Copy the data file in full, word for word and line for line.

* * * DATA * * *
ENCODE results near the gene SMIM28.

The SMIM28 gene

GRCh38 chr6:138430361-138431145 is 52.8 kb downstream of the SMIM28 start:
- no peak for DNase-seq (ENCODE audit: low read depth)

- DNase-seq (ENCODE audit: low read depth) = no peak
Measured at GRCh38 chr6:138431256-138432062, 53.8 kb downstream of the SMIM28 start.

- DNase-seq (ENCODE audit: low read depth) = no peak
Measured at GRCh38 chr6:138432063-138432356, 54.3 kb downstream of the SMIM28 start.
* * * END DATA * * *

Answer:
ENCODE results near the gene SMIM28.

The SMIM28 gene

GRCh38 chr6:138430361-138431145 is 52.8 kb downstream of the SMIM28 start:
- no peak for DNase-seq (ENCODE audit: low read depth)

- DNase-seq (ENCODE audit: low read depth) = no peak
Measured at GRCh38 chr6:138431256-138432062, 53.8 kb downstream of the SMIM28 start.

- DNase-seq (ENCODE audit: low read depth) = no peak
Measured at GRCh38 chr6:138432063-138432356, 54.3 kb downstream of the SMIM28 start.